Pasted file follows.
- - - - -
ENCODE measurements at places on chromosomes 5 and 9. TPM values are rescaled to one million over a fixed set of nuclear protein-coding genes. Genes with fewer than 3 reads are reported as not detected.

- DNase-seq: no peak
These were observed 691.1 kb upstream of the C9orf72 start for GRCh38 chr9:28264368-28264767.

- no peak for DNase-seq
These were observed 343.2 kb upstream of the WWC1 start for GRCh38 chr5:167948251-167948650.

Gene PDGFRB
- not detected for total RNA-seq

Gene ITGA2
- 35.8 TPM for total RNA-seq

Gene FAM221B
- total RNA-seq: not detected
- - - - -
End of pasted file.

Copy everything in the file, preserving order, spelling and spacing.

ENCODE measurements at places on chromosomes 5 and 9. TPM values are rescaled to one million over a fixed set of nuclear protein-coding genes. Genes with fewer than 3 reads are reported as not detected.

- DNase-seq: no peak
These were observed 691.1 kb upstream of the C9orf72 start for GRCh38 chr9:28264368-28264767.

- no peak for DNase-seq
These were observed 343.2 kb upstream of the WWC1 start for GRCh38 chr5:167948251-167948650.

Gene PDGFRB
- not detected for total RNA-seq

Gene ITGA2
- 35.8 TPM for total RNA-seq

Gene FAM221B
- total RNA-seq: not detected